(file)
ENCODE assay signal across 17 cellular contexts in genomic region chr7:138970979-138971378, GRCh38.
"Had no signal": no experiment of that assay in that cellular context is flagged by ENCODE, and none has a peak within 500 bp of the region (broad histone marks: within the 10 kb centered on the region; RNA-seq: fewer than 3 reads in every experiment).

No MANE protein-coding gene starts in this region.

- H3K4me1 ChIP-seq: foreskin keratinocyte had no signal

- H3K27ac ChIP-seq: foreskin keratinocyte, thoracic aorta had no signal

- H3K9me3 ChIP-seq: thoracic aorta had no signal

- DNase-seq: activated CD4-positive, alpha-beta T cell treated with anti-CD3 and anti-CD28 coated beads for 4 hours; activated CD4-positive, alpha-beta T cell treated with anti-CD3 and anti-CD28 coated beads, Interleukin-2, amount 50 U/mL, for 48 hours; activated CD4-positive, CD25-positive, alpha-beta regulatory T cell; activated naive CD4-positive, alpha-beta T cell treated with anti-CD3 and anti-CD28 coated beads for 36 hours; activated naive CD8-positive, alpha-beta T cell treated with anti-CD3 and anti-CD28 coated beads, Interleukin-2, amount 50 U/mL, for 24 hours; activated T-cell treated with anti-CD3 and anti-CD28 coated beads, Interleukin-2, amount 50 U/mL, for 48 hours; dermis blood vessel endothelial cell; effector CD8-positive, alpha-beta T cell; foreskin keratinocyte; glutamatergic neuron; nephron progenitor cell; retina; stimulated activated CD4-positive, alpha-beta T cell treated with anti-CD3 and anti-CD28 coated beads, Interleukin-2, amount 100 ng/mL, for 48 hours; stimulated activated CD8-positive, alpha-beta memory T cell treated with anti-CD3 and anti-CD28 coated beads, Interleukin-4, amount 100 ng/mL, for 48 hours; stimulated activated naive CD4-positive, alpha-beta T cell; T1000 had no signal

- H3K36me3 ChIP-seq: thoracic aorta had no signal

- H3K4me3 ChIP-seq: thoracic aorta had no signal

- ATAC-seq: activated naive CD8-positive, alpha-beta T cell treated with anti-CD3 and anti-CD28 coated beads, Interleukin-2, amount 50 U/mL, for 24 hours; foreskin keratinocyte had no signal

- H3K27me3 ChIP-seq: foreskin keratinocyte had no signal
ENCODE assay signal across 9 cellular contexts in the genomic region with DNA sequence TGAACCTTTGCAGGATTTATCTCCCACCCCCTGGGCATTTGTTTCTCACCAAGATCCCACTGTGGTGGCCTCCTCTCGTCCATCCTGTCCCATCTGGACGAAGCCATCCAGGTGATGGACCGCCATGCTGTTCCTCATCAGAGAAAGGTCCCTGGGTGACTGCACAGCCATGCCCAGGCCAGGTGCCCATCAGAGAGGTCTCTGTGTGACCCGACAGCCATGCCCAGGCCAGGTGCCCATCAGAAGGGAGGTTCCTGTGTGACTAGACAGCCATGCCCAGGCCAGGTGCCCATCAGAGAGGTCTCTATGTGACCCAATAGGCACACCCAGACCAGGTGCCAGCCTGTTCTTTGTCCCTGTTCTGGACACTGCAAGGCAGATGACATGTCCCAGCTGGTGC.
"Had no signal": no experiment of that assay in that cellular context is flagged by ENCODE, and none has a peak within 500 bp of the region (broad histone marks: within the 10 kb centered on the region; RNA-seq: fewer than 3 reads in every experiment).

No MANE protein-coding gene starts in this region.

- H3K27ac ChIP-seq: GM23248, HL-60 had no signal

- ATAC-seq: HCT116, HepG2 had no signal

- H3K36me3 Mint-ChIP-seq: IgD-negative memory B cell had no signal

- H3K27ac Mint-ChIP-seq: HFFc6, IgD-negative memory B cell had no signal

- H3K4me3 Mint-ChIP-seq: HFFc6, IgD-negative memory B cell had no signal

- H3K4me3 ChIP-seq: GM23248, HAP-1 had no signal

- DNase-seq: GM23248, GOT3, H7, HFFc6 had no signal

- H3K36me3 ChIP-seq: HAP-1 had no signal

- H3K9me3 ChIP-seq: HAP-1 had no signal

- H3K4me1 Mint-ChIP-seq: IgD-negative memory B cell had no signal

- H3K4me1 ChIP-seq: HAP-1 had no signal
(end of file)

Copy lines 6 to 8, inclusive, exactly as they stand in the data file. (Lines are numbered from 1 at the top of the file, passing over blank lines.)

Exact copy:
- H3K9me3 ChIP-seq: thoracic aorta had no signal

- DNase-seq: activated CD4-positive, alpha-beta T cell treated with anti-CD3 and anti-CD28 coated beads for 4 hours; activated CD4-positive, alpha-beta T cell treated with anti-CD3 and anti-CD28 coated beads, Interleukin-2, amount 50 U/mL, for 48 hours; activated CD4-positive, CD25-positive, alpha-beta regulatory T cell; activated naive CD4-positive, alpha-beta T cell treated with anti-CD3 and anti-CD28 coated beads for 36 hours; activated naive CD8-positive, alpha-beta T cell treated with anti-CD3 and anti-CD28 coated beads, Interleukin-2, amount 50 U/mL, for 24 hours; activated T-cell treated with anti-CD3 and anti-CD28 coated beads, Interleukin-2, amount 50 U/mL, for 48 hours; dermis blood vessel endothelial cell; effector CD8-positive, alpha-beta T cell; foreskin keratinocyte; glutamatergic neuron; nephron progenitor cell; retina; stimulated activated CD4-positive, alpha-beta T cell treated with anti-CD3 and anti-CD28 coated beads, Interleukin-2, amount 100 ng/mL, for 48 hours; stimulated activated CD8-positive, alpha-beta memory T cell treated with anti-CD3 and anti-CD28 coated beads, Interleukin-4, amount 100 ng/mL, for 48 hours; stimulated activated naive CD4-positive, alpha-beta T cell; T1000 had no signal

- H3K36me3 ChIP-seq: thoracic aorta had no signal